Prospects for the Development of Nuclear Energy in the Russian Federation in the Context of the Global Energy Transition
The Paris Agreement was signed in 2015 and its purpose is to reduce the greenhouse emissions. The energy sector is accountable for more than 78.9% of them. The reasons for energy transfer are also the depletion of resources; the threat of "Dutch disease"; wear of "traditional" power plants; the consequences of the of nitrogen and sulfur compounds emissions. The Russian Federation ranks 4th in the world in the production of nuclear energy, The share of nuclear power plants in total electricity generation in 2021 was 19.96%, in the world – 10%. Due to the Covid-19 pandemic, electricity production and uranium mining have declined globally, but by 2021 the industry has bounced back. Promising areas of nuclear energy development in Russia are the reconstruction of existing plants and the development of nuclear power plants in Chukotka, the Trans-Baikal region, the Republic of Buryatia, and the Krasnoyarsk region. The geographical features make it possible to safely build new nuclear power plants they are situated within the Eurasian lithospheric plate. There are rich deposits of uranium in the Russian Federation. Nevertheless, the dependence on imported equipment, construction materials and the socio-economic features of the country stifl e the development of the nuclear industry. It is necessary to overcome dependence on depleted resources, diversify the energy complex, reduce harmful emissions, and modernize power plants to reduce production costs. Is nuclear power likely to become the "green" future of our country in the context of the energy transition?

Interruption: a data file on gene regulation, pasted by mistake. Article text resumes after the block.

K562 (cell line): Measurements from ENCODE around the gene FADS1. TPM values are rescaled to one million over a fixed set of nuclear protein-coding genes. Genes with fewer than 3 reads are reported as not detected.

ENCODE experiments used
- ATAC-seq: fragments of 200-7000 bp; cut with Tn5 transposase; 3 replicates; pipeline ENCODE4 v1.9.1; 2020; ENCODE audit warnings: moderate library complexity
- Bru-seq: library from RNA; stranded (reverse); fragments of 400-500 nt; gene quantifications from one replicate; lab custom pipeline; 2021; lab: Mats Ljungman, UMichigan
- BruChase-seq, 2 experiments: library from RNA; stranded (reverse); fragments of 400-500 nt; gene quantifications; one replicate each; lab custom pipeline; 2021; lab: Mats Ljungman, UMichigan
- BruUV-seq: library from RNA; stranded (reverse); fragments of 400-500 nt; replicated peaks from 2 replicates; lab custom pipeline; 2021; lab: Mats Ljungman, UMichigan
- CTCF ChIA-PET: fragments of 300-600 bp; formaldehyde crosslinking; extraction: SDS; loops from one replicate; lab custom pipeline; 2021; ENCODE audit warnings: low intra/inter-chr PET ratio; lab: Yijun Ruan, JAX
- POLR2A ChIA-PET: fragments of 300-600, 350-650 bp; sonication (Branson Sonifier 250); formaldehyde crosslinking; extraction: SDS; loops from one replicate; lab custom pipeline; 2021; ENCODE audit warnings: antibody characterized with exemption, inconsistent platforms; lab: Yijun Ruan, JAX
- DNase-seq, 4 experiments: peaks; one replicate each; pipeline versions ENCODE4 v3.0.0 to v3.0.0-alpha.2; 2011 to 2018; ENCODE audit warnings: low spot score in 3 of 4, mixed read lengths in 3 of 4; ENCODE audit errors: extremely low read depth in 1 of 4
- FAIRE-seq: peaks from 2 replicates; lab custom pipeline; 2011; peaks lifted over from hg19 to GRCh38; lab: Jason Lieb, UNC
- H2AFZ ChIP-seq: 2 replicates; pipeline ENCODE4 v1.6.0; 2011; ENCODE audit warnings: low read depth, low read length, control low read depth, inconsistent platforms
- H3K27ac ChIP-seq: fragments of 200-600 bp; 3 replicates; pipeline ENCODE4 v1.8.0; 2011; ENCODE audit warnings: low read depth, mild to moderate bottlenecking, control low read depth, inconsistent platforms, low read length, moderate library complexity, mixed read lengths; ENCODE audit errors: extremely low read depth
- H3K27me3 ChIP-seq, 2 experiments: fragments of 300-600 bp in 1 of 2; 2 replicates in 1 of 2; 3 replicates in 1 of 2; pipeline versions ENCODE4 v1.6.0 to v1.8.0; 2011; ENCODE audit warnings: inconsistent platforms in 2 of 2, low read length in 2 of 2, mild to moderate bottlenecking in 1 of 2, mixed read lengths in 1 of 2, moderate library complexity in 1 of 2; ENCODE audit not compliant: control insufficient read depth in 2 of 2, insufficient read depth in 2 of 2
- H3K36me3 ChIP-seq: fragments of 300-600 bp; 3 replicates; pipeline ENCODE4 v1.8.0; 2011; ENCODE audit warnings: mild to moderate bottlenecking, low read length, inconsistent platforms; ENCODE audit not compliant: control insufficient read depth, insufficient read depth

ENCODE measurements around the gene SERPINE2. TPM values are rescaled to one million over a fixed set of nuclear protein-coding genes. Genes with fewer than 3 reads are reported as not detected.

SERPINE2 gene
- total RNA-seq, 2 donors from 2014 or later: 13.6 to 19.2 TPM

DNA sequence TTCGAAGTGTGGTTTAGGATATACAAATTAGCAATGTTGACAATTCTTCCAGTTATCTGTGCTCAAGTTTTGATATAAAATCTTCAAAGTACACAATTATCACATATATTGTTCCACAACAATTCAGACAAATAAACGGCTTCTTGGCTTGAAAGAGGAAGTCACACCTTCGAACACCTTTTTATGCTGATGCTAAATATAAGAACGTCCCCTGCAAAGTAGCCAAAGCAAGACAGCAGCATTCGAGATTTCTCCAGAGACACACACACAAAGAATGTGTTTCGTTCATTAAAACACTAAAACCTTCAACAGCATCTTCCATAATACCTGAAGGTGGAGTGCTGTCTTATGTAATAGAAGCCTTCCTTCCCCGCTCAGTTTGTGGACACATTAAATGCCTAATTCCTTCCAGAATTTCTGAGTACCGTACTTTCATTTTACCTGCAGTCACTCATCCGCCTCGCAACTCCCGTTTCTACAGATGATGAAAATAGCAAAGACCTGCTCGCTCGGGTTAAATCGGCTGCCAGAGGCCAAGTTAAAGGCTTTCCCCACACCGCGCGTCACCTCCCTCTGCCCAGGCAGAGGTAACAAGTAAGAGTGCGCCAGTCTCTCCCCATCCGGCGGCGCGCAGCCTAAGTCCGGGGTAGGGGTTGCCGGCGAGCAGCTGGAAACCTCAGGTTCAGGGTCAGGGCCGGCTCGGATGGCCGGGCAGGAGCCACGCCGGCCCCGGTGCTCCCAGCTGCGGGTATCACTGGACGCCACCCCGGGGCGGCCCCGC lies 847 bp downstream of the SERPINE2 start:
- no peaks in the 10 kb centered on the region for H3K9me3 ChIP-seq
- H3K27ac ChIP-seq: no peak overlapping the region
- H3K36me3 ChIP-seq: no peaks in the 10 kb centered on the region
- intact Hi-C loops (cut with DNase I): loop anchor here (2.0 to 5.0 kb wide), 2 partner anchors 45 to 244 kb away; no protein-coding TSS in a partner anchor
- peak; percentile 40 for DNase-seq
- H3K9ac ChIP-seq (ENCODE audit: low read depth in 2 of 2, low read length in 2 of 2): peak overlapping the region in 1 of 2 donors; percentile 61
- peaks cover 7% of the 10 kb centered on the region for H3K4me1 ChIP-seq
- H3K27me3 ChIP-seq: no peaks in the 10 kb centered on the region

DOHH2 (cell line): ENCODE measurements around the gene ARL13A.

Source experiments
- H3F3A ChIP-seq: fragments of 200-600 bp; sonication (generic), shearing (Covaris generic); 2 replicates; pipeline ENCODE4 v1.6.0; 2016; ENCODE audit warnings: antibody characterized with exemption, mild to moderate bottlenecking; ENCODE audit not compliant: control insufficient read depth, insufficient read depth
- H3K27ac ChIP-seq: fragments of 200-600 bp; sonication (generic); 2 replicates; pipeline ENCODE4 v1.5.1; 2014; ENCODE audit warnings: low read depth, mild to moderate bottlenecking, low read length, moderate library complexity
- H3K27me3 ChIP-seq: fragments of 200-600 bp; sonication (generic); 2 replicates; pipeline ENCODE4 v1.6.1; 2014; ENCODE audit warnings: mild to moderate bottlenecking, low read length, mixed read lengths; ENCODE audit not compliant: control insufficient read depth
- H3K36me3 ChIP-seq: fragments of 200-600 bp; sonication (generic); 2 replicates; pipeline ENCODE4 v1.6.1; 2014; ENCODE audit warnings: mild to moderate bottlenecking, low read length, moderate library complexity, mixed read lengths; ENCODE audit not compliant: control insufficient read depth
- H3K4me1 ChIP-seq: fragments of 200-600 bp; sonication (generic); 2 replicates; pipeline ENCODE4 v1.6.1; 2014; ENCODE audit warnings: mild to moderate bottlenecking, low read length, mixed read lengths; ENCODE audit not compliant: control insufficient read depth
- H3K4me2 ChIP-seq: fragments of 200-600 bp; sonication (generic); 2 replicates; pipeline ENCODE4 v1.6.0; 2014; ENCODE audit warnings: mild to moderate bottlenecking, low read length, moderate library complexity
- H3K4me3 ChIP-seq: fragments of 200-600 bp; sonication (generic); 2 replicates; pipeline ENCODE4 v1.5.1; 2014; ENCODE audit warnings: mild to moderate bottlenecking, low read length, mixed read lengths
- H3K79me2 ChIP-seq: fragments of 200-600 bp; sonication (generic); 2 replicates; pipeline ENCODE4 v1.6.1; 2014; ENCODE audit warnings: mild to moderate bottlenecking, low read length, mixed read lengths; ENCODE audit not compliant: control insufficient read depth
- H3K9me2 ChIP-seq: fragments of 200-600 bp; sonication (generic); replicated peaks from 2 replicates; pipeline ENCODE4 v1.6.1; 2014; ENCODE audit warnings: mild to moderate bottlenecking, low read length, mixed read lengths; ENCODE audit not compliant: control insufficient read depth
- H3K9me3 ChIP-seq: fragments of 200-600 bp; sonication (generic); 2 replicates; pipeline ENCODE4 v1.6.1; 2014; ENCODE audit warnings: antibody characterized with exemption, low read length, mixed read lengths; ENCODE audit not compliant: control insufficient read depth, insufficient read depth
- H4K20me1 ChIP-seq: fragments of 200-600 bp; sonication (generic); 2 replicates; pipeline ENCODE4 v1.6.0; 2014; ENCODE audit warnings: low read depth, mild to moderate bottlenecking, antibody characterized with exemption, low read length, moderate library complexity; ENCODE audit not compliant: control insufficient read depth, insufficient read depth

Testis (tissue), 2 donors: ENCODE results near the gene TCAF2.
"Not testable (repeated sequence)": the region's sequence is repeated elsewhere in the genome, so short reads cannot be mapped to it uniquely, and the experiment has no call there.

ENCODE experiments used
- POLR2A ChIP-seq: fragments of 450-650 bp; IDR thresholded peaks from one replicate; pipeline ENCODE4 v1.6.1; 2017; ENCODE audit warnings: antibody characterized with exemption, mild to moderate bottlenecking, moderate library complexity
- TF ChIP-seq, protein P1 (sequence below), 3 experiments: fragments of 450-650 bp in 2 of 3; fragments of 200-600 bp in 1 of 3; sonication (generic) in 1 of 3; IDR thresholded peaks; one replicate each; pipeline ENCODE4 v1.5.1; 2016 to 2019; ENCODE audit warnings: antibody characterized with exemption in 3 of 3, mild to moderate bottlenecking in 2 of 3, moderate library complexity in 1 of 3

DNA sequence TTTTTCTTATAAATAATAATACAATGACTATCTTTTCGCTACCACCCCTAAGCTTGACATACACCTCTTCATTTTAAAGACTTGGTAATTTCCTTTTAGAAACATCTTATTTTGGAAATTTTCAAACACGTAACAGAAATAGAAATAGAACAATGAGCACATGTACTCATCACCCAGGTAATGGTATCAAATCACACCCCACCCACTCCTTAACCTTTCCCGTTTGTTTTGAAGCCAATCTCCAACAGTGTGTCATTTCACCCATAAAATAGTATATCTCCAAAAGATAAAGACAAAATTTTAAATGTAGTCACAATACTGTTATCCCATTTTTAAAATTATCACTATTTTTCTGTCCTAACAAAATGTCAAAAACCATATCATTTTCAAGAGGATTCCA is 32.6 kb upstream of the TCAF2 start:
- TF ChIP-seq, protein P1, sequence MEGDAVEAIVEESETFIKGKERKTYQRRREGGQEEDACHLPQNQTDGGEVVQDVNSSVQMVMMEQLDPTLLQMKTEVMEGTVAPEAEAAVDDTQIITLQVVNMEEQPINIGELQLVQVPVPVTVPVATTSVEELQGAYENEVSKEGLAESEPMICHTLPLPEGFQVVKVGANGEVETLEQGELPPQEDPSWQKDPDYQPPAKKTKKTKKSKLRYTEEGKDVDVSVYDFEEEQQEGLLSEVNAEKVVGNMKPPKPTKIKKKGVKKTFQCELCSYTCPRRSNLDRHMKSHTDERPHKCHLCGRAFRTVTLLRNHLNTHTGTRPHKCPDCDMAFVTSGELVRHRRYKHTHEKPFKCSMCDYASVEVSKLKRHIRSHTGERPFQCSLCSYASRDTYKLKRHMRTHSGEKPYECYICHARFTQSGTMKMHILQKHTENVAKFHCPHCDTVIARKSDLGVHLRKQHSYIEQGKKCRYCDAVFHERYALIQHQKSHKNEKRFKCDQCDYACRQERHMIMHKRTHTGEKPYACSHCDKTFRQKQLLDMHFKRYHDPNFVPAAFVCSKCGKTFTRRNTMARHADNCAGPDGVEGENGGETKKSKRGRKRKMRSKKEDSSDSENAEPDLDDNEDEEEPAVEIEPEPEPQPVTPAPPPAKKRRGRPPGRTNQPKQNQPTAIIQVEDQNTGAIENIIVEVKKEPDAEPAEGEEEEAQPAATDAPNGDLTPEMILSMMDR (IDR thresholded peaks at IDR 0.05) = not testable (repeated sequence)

energy transition; nuclear power plants; nuclear power; Covid-19; uranium
Ekaterina Ivkova, Alexey Kataev